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The beagle and the fawn: Fact or fable?

Perhaps the most amazing thing about the photo above is not the story behind it (fawn follows beagle home, through the doggie door and into the house), but the number of brain hours that have been spent by so many dissecting, inspecting and pontificating about it.

The photo — along with a second shot and some scant details — originally appeared as a “photo of the month” in the Deep Creek Times, an online “e-zine” based in western Maryland.

Then it became one of those endlessly forwarded feel-good emails (the kind that always make me snarl); in my case, it was sent to me by my mother.

Thousands of people have had it end up in their emailboxes as well — the majority of whom, upon getting a warm and tingly feeling, passed it on.

But it’s also led to an endless Internet debate: Is it real or fake? These are a few of the comments posted on a Topix forum:

“In these days of ‘photo shopped’ pictures, it wouldn’t be hard to place the fawn on a sofa with the beagle…

“I think it’s fake. My son does a lot of photo shop work, and said that it’s not photo shopped. However, he did find a stuffed fawn, on line, identical to the one in the picture…”

“I  am experienced with several different graphics programs including open Canvas, Photoshop, and Corel. I maximized this photo to its pixels and it clearly is not a fake picture…

“If you look at the picture you could tell by the ears of the fawn… they are shiny and bright pink… Looks like silk and sheesh don’t you think the fawn would get scared and run off or go nuts if it seen the dude??”

On and on the debate rages, including a comment from the purported sister of the purported photographer:

“It is a real dog, a real deer and a real photo. It’s my brother’s dog, my brother’s house and my brother’s couch. No fake. If you knew the beagle (“Rusty”) you would understand. Just a dumb, loveable beagle that loves to track (slow, but steady) rabbits but has probable never seen one. His only enemies in life are chimpmunks.”

I’m sure, if one looked hard enough, one would also be able to find a “chimpmunk” — that rare cross between chimpanzee and chipmunk — online, as well, but I’m worn out enough by researching the fawn and beagle.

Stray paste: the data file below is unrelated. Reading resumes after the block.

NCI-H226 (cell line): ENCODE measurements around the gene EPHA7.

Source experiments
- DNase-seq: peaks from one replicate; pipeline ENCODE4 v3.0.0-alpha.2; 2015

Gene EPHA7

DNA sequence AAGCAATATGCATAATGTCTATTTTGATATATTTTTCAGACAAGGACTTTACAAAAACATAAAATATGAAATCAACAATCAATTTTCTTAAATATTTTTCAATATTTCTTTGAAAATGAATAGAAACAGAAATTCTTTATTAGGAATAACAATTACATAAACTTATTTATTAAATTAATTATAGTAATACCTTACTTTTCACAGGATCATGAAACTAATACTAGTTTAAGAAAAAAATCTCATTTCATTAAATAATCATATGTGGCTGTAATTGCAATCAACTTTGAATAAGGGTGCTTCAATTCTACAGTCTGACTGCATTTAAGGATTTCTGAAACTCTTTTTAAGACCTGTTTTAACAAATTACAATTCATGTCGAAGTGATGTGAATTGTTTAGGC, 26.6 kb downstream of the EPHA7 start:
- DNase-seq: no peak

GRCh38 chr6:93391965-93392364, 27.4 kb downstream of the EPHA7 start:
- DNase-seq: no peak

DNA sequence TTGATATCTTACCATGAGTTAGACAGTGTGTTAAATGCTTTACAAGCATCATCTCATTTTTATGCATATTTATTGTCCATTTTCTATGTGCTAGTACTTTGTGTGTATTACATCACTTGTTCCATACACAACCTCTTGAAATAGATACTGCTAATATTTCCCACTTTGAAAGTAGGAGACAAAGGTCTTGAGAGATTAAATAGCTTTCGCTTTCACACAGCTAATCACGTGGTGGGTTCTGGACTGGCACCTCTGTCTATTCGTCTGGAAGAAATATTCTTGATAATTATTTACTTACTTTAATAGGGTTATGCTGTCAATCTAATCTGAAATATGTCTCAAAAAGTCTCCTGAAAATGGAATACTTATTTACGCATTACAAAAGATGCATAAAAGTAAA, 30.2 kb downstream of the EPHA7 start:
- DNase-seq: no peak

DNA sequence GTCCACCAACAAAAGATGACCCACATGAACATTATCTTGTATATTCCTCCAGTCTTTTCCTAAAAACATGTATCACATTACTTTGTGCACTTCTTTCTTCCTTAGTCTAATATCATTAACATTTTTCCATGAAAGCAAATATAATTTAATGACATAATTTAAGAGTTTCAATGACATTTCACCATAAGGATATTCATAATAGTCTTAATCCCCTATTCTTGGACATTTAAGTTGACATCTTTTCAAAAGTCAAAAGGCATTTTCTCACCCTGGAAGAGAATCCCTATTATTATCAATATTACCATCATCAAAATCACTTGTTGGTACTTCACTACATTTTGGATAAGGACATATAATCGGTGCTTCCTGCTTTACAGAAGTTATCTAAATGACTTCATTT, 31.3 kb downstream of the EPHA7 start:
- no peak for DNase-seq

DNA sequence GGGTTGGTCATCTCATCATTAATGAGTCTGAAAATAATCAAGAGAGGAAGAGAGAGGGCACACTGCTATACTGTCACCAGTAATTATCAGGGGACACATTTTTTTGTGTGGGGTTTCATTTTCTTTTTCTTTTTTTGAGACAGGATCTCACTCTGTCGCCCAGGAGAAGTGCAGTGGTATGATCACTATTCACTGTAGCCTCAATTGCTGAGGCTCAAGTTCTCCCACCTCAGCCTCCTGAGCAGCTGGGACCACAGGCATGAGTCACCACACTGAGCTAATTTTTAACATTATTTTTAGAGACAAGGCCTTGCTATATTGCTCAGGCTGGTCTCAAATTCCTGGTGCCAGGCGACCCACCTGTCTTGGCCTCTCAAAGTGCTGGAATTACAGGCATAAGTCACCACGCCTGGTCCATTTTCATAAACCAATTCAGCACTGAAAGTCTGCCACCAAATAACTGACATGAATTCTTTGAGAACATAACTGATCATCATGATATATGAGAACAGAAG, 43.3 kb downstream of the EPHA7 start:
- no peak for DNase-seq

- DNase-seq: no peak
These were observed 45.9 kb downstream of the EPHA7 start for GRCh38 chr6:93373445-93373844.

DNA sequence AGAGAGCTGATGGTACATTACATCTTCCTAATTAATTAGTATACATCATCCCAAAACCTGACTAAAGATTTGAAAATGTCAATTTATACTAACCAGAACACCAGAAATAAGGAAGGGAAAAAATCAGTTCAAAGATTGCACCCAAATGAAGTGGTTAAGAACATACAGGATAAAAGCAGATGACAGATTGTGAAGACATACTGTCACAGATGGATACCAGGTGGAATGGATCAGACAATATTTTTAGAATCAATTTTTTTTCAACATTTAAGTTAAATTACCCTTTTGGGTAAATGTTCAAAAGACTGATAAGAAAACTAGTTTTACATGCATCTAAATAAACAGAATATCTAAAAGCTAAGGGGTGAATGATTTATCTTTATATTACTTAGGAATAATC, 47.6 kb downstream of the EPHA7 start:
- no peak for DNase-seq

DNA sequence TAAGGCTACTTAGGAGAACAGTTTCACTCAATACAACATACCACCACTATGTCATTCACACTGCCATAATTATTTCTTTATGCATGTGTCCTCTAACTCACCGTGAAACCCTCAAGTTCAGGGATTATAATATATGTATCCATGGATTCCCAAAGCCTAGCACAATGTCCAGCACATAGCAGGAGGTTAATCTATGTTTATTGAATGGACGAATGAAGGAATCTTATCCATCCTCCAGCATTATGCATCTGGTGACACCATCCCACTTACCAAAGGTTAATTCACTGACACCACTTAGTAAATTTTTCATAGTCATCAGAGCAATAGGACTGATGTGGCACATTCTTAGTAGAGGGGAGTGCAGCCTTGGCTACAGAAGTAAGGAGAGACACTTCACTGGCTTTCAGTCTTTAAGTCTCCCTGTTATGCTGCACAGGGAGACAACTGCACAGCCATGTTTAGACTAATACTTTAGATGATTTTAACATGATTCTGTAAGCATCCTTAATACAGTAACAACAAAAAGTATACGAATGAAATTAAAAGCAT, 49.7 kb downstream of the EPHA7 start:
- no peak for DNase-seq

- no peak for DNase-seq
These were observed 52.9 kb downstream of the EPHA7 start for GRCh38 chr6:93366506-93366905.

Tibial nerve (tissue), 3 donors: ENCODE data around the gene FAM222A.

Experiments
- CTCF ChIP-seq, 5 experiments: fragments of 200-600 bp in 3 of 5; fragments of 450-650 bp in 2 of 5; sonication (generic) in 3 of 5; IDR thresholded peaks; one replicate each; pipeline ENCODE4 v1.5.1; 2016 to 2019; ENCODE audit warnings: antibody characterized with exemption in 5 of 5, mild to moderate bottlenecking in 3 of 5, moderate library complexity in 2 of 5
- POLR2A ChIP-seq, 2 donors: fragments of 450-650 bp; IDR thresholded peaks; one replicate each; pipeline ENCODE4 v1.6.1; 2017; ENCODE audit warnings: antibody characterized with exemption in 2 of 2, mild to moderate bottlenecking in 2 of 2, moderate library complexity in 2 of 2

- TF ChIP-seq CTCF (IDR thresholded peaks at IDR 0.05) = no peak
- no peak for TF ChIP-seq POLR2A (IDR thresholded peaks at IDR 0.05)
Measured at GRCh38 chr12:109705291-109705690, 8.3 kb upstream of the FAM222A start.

I’ll leave it up to you, dear readers. Is the beagle legal? Is the fawn faux? Does it matter? Do you care? Or does it seem to you, like it does to me, that if one added up all the time people spend trying to run scams, and all the time other people trying to get to the bottom of them — both on the Internet and in real life — you would have a really, shall we say, elephantotamus amount of time that could be used for far better things?

(Photo: Deep Creek Times)


Comment from Anne-n-Spencer
Time September 1, 2008 at 5:33 pm

I have to confess that by the third time I’d received it, I blew it up, too. I use Photoshop 7, and I’m still slightly on the fence. The reason? The outlines of the fawn’s ears in Photo 1. When you begin to double the photo in size so that its individual pixels show clearly, the pixels go from a nice pinkish-gray fawn-ear-color to a very deep black with no gradation at all. There’s also quite an awkward spot that looks as though it was drawn in with the pencil tool. If you use the white area on the dog’s haunch as a reference point (it’s kind of pointed towards the bottom), it’s pointing to an area on the fawn just a little to the right of the line I’m talking about.

Problem is, I can’t find any fault with the second picture. The light in both animals’ eyes seems to be coming from the same spot. So my issues with Picture 1 may be just artifacts of the camera, or the picture may have been re-sized and fooled around with enough that it’s losing some of its quality.

I have no idea why people get such a kick out of doing this sort of thing–unless it’s to smear this or that government leader or politician by showing him/her in awkward company. That gets done an awful lot.

Comment from hobbit
Time September 2, 2008 at 4:43 pm

Snopes is currently investigating this.

Comment from MadSat
Time January 27, 2014 at 9:11 am

Fawns don’t have any natural fear of humans, I’ve had a white tail fawn this size walk up to me for a sniff, this while momma deer was snorting in the bushes. It’s curious that fear in deer seems to be learned, or at least doesn’t kick in until they grow older, but that’s how it apparently works. Perhaps the glands don’t become hyperactive until later in life? I suppose if fawns fled at every noise, they’d lose their mothers and starve.